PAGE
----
The first thing I did was hunt the index for "Bakelite".
I am mildly obsessed with the stuff, the way some people are with ivory or jade. I love the smell, feel and look of it. It conjures up an age that was already passing when I learned to read under a large Bakelite lamp and within the hum of a huge radio, still extant, also made of the world's first completely synthetic material.
Happily, the index showed a citation on the very first page. But David Trotter's study is not just a survey of "collectables" and cultural miscellanea. It is a highly learned account of how new "connective" media (generally the ones with "tele-" in front) changed the nature of narrative in inter-war British literature. There have been studies before of the relationship between fiction and the new "representational" media (generally the ones that end in "-graphy") but Trotter's approach, or at least his emphases, are relatively new.
This book has its roots in the great work of Raymond Williams and followers such as William Uricchio, though it is slightly surprising not to encounter Richard Hoggart and Asa Briggs in these pages. Williams suggested that what others came to know as the "postmodern" (strictly the "post-Modernist") condition was defined by what he called "mobile privatisation", by which he meant neither mobile phones (not yet marketed) nor the selling-off of national assets but rather a new mode of urban/industrial living that was replacing an old organic sense of community with something "cooler" and more diffuse.
Crudely, Trotter's thesis is that the trajectory of British culture between the general strike and the invasion of Poland is from Modernist "energy" to postmodern "connectivity". He also traces an ironic movement from text toward non-text and then on to a revival of text (or txt in online messaging). Convincing termini for that might be Finnegans Wake at one end and the advent of iTechnology at the other.
Trotter argues that "the combination of new media with new materials gave writers the chance to reimagine both how lives might be lived and how texts might be written". Dialogue is sharply foregrounded, for instance, as in Henry Green or Ivy Compton-Burnett, though the latter was a fierce telephobe. Trotter sets out to "explore the power and the limits of written textuality in an age busy producing alternatives to it". The decline of letter-writing might be thought a hindrance to the world of letters, but not so.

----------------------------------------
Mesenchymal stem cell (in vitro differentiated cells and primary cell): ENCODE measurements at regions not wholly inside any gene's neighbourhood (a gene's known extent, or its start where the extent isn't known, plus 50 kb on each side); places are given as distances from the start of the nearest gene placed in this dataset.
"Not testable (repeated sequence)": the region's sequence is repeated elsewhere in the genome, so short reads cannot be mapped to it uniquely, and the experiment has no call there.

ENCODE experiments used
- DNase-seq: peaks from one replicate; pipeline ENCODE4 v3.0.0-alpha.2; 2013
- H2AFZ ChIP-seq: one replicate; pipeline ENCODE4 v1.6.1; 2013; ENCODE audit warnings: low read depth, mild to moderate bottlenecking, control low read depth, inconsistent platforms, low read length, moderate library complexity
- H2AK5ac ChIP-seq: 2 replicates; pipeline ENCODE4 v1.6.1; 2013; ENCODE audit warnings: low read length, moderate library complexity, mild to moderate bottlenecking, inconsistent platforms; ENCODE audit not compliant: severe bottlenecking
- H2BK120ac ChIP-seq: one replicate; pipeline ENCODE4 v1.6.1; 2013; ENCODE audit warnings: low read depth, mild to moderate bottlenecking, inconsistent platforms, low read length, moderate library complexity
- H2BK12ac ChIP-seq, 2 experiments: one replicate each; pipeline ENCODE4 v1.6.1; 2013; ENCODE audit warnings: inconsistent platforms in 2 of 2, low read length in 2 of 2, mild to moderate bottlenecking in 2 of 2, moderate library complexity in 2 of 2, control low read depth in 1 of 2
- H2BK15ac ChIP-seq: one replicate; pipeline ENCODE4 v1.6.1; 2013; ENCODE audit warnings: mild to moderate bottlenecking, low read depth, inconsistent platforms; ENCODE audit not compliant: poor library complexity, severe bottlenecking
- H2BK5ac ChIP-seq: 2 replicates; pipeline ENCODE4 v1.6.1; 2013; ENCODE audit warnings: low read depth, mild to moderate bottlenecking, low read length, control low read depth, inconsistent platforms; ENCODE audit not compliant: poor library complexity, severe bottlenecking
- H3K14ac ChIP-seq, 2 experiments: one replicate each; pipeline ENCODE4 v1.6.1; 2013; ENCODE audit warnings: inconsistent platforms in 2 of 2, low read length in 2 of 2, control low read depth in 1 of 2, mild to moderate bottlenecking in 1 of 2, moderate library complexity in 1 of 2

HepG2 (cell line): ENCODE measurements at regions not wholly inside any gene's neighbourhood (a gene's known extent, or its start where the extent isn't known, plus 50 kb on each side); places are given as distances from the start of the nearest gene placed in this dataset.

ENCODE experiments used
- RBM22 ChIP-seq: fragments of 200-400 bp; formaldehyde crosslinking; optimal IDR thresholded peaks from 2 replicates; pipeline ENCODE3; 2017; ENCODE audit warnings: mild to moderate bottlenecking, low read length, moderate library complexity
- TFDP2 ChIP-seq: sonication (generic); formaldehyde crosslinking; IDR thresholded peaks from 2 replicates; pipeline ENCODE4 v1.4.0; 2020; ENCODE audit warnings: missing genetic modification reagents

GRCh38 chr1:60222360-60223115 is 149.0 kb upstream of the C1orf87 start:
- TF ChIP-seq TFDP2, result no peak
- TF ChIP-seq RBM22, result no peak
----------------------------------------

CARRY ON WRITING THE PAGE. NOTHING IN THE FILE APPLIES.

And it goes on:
It is an era dominated by a new idea of Empire as connection, characterised by air travel (a constant trope in 1930s fiction from Agatha Christie to Rex Warner), and by international cable and long- and short-wave radio. Trotter's entire thesis is based on the recognition that new communications protocols are almost invariably an attitude before they are represented by a machine.
The impact of telephony on narrative is difficult to exaggerate. In a random hour of television drama last night there were 19 separate phone calls, most of them on mobile phones, most of them relevant to plot. You don't have to be Henry James (whose In The Cage is one of the first great texts of telephony) to see that this has profound implications for how we tell stories.
Trotter builds his account round the concepts of "telephony", "techno-primitivism", "talkativeness" and "transit writing" (the latter is different from travel writing) in the work of Graham Greene, Elizabeth Bowen, DH Lawrence, Evelyn Waugh, Edward Upward. Too early, sadly, for mention of novelist Elizabeth Taylor in whose post-war work a telephone call always has a fateful resonance. And how one wishes one could direct Trotter to the 'Mars Ultor' section of James Lees-Milne's brilliant wartime memoirs, in which a wartime romance is conducted entirely "virtually" and virtuously, beginning with a (misdirected) telephone call and ending when a permanently lost connection reveals the woman's death in the Blitz.
But Trotter is right in thinking that the Second World War was a new singularity in culture. The long decade he covers was an astonishing epoch in British life and writing and he illuminates its contexts, its competing utopianism and glumly retro anxiety (the end of polite culture! the disappearance of craft! a world too big and too impersonal!).
He covers it with an unerring eye for detail and ear for tonal shifts in how we represented ourselves. Perhaps better on the wider cultural background than on the specific evolution of literary texts, but how often does literary criticism get a chance to sing the praises of Bakelite?